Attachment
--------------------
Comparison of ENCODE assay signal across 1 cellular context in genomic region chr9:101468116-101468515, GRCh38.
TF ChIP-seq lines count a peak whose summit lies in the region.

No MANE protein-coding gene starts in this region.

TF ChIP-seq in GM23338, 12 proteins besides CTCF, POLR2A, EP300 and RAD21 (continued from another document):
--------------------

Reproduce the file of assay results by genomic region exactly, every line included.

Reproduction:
Comparison of ENCODE assay signal across 1 cellular context in genomic region chr9:101468116-101468515, GRCh38.
TF ChIP-seq lines count a peak whose summit lies in the region.

No MANE protein-coding gene starts in this region.

TF ChIP-seq in GM23338, 12 proteins besides CTCF, POLR2A, EP300 and RAD21 (continued from another document):